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Railroad Accidents

Railroad Accident Injury Lawsuits

Railroad Accidents | Lawsuits, Lawyers | Injury, Deaths | Train, Malfunctioned, Freight Spillage

Railroad Accident

The railroad industry and its supervisor, the Federal Railroad Administration, have long maintained that signal malfunctions pose little danger and that accidents caused by them are extremely uncommon. A New York Times computer analysis of government records found that from 1999 through 2003, there were at least 400 grade-crossing accidents in which signals either did not activate or were alleged to have malfunctioned. At least 45 people were killed and 130 injured. Federal rules require that railroads maintain signals on tracks they own, but quite often railroad crossing malfunctions go uncorrected.

The frequency of signal malfunctions is difficult to assess, because railroads do not have to report all malfunctions and because proving that an error occurred is often difficult after an incident. Based upon government data, some 9,500 calls about signals were lodged in 2003 in Texas alone. Chronic signal malfunctions are not only hazardous, but also burdensome for police departments, especially smaller ones, because they must often send officers to safeguard motorists at problem crossings.

Peggy Wilhide, a spokeswoman for the Association of American Railroads, played down the significance of signal malfunctions, saying a recent federal report found that the great majority of railroad accidents railroad accidents were caused by unsafe drivers. Ms. Wilhide also stressed that most of the reports of signal malfunctions could not be confirmed. In some cases, records show, railroad workers have accidentally detached the warning system or disabled signals during maintenance without providing alternate ways to warn drivers.

The latter issue was the subject of a 2002 agency advisory. Of the grade-crossing accidents in the New York Times study, nearly 17% involved rail maintenance or inspection equipment that, according to the rail industry is not designed to activate the warning signals.

In the summer of 2002, 27 short signals on the Canadian National tracks in Illinois were reported to the federal database. Some signals were short by only a second or two, but most reports did not specify the length of time. Records show that after the malfunctions were discovered, Canadian National temporarily lowered the allowable train speed for all railroads using the affected tracks. The railroad administration said the problems "were primarily related to deposits from that caused a buildup of material on the rail surface.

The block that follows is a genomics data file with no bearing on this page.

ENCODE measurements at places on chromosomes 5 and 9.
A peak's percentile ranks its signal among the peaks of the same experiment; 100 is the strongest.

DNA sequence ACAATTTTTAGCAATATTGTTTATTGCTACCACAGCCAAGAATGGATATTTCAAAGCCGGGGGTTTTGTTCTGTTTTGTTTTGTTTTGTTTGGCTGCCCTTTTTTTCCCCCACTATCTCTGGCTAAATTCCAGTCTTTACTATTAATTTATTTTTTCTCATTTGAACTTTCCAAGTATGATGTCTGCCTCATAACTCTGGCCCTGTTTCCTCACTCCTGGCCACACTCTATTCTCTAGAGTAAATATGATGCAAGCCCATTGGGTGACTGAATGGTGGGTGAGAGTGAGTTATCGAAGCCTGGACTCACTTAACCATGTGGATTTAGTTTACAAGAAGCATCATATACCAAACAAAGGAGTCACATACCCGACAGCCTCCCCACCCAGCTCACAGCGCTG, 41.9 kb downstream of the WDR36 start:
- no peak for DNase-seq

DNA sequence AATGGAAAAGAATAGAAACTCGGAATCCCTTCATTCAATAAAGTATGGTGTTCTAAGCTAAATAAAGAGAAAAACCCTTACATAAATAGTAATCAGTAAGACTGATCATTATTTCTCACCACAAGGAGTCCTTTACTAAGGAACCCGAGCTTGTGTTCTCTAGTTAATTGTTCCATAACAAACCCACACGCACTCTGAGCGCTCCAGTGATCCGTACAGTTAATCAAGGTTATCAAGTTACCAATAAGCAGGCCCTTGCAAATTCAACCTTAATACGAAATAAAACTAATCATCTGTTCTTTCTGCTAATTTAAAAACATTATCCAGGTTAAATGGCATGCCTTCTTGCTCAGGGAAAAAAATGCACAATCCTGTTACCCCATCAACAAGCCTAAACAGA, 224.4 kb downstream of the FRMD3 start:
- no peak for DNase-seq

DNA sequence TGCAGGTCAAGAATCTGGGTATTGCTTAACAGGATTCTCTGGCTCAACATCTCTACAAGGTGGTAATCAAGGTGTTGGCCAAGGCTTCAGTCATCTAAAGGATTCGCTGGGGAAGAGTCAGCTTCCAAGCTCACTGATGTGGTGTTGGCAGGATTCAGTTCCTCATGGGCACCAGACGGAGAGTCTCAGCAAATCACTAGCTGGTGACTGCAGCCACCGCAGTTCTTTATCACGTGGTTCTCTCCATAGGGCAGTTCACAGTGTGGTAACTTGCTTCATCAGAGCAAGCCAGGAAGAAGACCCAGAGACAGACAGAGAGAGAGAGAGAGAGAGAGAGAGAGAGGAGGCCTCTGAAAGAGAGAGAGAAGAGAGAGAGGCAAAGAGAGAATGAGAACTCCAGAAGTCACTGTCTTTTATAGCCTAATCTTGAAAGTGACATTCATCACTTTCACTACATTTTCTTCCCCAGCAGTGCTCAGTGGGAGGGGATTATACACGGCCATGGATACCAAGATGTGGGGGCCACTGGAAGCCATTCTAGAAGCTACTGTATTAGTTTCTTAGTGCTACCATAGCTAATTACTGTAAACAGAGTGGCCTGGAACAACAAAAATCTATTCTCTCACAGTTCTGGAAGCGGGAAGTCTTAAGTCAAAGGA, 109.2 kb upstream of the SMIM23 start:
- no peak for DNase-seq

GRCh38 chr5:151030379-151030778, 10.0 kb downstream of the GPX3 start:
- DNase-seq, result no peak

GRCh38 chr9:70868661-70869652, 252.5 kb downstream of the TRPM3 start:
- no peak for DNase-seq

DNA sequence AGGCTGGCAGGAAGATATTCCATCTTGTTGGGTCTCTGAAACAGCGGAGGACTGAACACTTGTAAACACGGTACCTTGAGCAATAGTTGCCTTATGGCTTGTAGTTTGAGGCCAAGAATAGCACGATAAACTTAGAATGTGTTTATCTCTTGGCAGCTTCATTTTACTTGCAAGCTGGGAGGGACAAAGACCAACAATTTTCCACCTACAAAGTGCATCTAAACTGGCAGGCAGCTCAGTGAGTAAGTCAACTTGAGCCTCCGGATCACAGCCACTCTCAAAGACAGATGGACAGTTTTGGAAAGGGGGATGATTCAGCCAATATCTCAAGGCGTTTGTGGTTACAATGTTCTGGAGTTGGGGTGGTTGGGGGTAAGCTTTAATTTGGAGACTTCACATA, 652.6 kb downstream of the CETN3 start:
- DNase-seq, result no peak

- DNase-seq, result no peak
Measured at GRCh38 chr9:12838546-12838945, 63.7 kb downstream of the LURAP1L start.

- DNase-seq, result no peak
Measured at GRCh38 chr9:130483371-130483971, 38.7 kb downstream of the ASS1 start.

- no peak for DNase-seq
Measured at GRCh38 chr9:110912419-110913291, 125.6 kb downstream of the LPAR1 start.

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LA Commuter Train Crash Kills 25

Sep 15, 2008 | Parker Waichman LLP
A Los Angeles commuter train crash last Friday killed 25 people and injured 138.   Federal investigators are now on the scene of the grisly accident, trying to determine why the Metrolink train ran past stop signals and crashed head-on into an incoming freighter.  The fatal Metrolink train crash occurred around 4:22 on Friday, near Chatsworth, California, at the west end of the San Fernando Valley.  Officials said 220 people were aboard the Metrolink train, which was heading...

FRA: Study Supports Link Between Fatigue, Train Accidents

Dec 1, 2006 |
As part of an ongoing effort to target the highest risks and major causes of train accidents, the Federal Railroad Administration (FRA) is releasing a study that, according to the agency, provides a strong scientific rationale for evaluating railroad employee work schedules to address worker fatigue. According to FRA, human factor errors are responsible for nearly 40 percent of all train accidents over the past 5 years. An FRA evaluation of the research findings confirms that fatigue plays a...

Freight Train Derailment Blocks Tracks in Everett

Nov 20, 2006 | AP
Freight train derailment blocks tracks in Everett Ten rail cars loaded with wood products jumped the tracks early Monday, blocking Amtrak passenger trains and Sound Transit service between Everett and Seattle. The derailment occurred shortly before 2 a.m. as the train was passing over a switch less than a mile south of the old Everett train station. Repair crews expected to reopen one set of tracks by 1 a.m. Tuesday and the other later that day, Burlington Northern Santa Fe spokesman Gus...

Rail Crew Tried Brakes Before Derailment

Nov 11, 2006 | AP
Crew members aboard a runaway maintenance train that barreled down a steep Sierra Nevada slope tried frantically to slam on the emergency brakes before the locomotive derailed, investigators said. The bodies of two crew members were recovered Friday from the smoldering wreckage of Thursday's derailment, which spilled thousands of gallons of fuel near a thick forest and sparked a large fire. Eight other crew members aboard the train, which was carrying rail equipment, suffered minor injuries. ...

Blanco Wants Railroad Industry to Pay More for Louisiana's Railroad

Mar 25, 2005 | AP
At least 500 of Louisiana's railway crossings should be closed to vehicle traffic to help reduce the number of accidents involving vehicles and trains, the state's transportation chief said Thursday.Ten people have died this year at railroad crossings in Louisiana on pace to tie a state record set in the 1960s and the state is routinely among the top five states in the nation in such wrecks, according to Operation Lifesaver, a group that tracks the accidents nationwide.In 2003, Louisiana had...

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